Clark: Whakanoa and Welcome Home for Viet Nam Vets
31 May, 2008
Whakanoa and Welcome Home Ceremony for Viet Nam Veterans
Speech notes for Whakanoa and Welcome Home Ceremony for Viet Nam Veterans at Parliament Grounds,Wellington
I greet all who have gathered here today for this official Whakanoa and welcome home ceremony.
To the Viet Nam veterans, I say welcome home. You have waited a long time for recognition of your loyal service to New Zealand and of the inadequate support extended to you and your families after your return home from the war.
This week and this very weekend bring with them a rollercoaster of emotions, beginning with the Crown apology to veterans and their families delivered in Parliament on Wednesday. The apology was for the failure to recognise loyal service in the name of New Zealand and for the inadequate support extended to veterans and their families after the return home from the conflict.
We feel enormous sadness about what happened to those deployed to Viet Nam and their families. We especially grieve for those who never came home.
We remember the divisions in our country over the deployment too. It was the first time that there had been major controversy over sending New Zealand military personnel overseas, and our society felt that keenly.
We recall the huge damage done to Viet Nam and its people where the consequences have also been long term and intergenerational.
This week is fundamentally about reconciliation.
It is about acknowledging and apologising for the wrongs of the past.
It is about respect for those who gave loyal service.
It is about dealing with the legacy of the past now and in the future.
It is about sharing memories of what happened.
It is about reunion.
And it is about welcoming our veterans home officially – here at our Parliament which represents all our people. It is highly appropriate that this Whakanoa ceremony takes place here.
I am told that in the past, when Maori warriors were preparing for war, they took part in ceremonies which focused them for the task ahead, and which underlined the significance of what was about to happen and the concentration required for battle.
In effect the warriors acquired a state of tapu which dedicated them to the requirements of warfare.
When the warriors returned from war, ceremonies were performed to lift the tapu.
Those ceremonies recognised their contribution to their community, and prepared them for the return to everyday life.
This is the meaning of Whakanoa.
Different iwi had, and have, different ways of performing this ceremony, but all iwi ensured that it was done.
The twentieth century equivalent of this did not happen for our Viet Nam veterans. Far from being welcomed home, they felt shunned.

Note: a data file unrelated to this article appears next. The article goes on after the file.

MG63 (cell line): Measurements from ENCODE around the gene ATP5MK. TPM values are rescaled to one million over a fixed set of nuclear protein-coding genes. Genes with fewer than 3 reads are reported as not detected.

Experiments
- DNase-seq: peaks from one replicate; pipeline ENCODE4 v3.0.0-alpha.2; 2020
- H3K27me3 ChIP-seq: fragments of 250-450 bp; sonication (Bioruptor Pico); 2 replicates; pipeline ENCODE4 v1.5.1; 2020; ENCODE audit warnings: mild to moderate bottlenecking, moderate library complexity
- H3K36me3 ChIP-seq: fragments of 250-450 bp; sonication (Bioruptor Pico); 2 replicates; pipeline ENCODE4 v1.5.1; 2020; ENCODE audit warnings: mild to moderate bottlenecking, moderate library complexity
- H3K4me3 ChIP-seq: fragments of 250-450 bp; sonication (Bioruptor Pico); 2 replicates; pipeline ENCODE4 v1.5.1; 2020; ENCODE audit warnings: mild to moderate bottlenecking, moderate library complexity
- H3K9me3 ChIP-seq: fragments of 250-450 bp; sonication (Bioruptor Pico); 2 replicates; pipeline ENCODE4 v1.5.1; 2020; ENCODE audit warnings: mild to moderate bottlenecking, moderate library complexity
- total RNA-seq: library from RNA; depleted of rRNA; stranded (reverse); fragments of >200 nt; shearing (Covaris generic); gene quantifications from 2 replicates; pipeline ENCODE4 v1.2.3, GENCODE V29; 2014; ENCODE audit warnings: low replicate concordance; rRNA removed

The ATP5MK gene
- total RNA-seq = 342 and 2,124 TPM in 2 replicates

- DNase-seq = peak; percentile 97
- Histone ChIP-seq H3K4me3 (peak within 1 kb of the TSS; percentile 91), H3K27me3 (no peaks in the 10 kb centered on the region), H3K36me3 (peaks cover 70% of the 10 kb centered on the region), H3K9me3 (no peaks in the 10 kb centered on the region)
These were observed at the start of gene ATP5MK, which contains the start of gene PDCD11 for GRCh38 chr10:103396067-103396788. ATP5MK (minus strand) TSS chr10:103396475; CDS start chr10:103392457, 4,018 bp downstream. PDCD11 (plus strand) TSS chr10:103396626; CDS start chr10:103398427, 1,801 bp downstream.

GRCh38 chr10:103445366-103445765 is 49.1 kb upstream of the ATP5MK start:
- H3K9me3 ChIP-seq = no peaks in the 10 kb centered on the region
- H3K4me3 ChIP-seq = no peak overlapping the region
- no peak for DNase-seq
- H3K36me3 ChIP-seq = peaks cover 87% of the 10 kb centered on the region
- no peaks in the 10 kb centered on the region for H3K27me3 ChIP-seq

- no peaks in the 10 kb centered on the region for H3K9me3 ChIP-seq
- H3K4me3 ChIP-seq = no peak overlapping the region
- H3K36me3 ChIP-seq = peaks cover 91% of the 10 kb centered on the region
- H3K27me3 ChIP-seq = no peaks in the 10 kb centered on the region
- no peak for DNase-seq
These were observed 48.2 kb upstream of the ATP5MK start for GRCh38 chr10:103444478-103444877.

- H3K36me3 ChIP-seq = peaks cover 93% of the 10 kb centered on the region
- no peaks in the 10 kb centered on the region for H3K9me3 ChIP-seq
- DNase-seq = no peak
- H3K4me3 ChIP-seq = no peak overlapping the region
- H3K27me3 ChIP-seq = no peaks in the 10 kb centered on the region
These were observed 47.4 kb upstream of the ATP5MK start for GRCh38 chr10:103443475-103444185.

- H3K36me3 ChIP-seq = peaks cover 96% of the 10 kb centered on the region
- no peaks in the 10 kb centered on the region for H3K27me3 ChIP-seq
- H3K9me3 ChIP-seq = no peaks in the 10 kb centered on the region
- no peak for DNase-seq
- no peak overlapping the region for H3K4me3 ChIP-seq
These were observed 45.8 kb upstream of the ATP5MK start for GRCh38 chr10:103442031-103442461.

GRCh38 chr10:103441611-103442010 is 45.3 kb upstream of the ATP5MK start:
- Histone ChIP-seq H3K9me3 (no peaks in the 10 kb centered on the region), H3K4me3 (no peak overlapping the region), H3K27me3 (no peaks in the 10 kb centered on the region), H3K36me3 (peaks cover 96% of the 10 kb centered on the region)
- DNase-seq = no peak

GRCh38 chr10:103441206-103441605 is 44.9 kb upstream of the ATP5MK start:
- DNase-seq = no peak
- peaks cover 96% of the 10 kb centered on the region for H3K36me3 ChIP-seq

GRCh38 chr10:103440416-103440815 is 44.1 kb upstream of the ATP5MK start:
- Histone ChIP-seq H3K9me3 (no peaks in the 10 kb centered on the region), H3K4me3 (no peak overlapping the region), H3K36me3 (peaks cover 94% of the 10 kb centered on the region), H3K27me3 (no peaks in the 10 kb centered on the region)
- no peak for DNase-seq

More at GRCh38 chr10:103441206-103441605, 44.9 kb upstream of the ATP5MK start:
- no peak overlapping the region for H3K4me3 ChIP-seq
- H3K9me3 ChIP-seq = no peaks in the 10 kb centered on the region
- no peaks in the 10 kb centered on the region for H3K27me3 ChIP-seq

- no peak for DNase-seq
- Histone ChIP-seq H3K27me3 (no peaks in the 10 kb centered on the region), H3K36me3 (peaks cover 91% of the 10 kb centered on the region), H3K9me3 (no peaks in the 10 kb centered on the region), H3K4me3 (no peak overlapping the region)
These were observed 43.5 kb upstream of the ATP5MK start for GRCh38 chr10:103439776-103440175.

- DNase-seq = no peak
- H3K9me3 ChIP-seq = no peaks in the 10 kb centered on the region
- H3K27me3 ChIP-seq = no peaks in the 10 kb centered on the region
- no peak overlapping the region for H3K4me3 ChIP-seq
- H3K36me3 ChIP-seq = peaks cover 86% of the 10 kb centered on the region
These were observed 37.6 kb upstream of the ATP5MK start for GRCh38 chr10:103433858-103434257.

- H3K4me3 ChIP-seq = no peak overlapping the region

Today’s Whakanoa Ceremony is about putting that right, and ensuring that veterans receive the recognition and respect which those who have served in uniform for New Zealand deserve. That applies regardless of what our personal views were on the political decision to commit troops to Viet Nam.
Through this ceremony and through the vigil in Parliament until midnight, we also remember the 37 New Zealanders who did not return. They left our country and their family and friends to do their best. We honour their service and their sacrifice and we honour the families of the fallen too.
We also recognise the exposure of veterans to a toxic environment in Viet Nam and the suffering which was caused to them and their families.
The Crown has apologised for the failure to acknowledge that for some four decades.
As well, the Reeves & McLeod Reports have been put aside and do not inform current or future policy for the treatment of veterans and their families.
In the Memorandum of Understanding of December 2006, the Crown has made commitments to the ongoing treatment of the veterans and their families, and the Crown will adhere to them.
The first troops deployed to Viet Nam were Army engineers in 1964. They built bridges, camps and carried out other construction projects.
The first New Zealand combat forces sent to Viet Nam were from the 161st Battery. Their deployment was the first occasion on which a fully equipped New Zealand unit had been deployed into a war zone by a Royal New Zealand Air Force C-130 transport aircraft.
The Battery initially served with the United States 173rd Airborne Brigade where it saw heavy fighting in and around Bien Hoa. Their efforts at that time were recognised with the award of the Republic of Viet Nam Cross of Gallantry with Silver Star to the Battery Commander for all ranks.
The Battery’s reputation was further enhanced in August 1966 when they provided vital support to heavily outnumbered Australian forces at Xa Long Tan.
Victor and Whisky companies deployed in 1967 and were thrown into a constant round of patrols and cordon, and search operations.
The 1st New Zealand Services Medical Team also deployed in 1967, and provided medical and surgical assistance to our people and to Vietnamese civilians.
New Zealand military personnel numbers in Viet Nam peaked in 1969 at 543 with the deployment of a 26-man Special Air Services Troop. The SAS mounted over 150 patrols in Phuoc Tuy province.
Over this weekend we pay tribute to all who served; we honour the fallen and all who are no longer with us; and we say welcome home to all who served.
My thanks go to all who have played a part in developing the Memorandum of Understanding between the Crown, the Royal New Zealand Returned and Services Association, and the Ex Viet Nam Services Association. You have provided a pathway to reconciliation.
I commend also all those who have organised Tribute ’08. You have done a tremendous job in bringing everyone together with a wonderful programme.
May this weekend be for you all a time of reflection and comradeship, and a time of reunion – and for our country, may this be a time of reconciliation.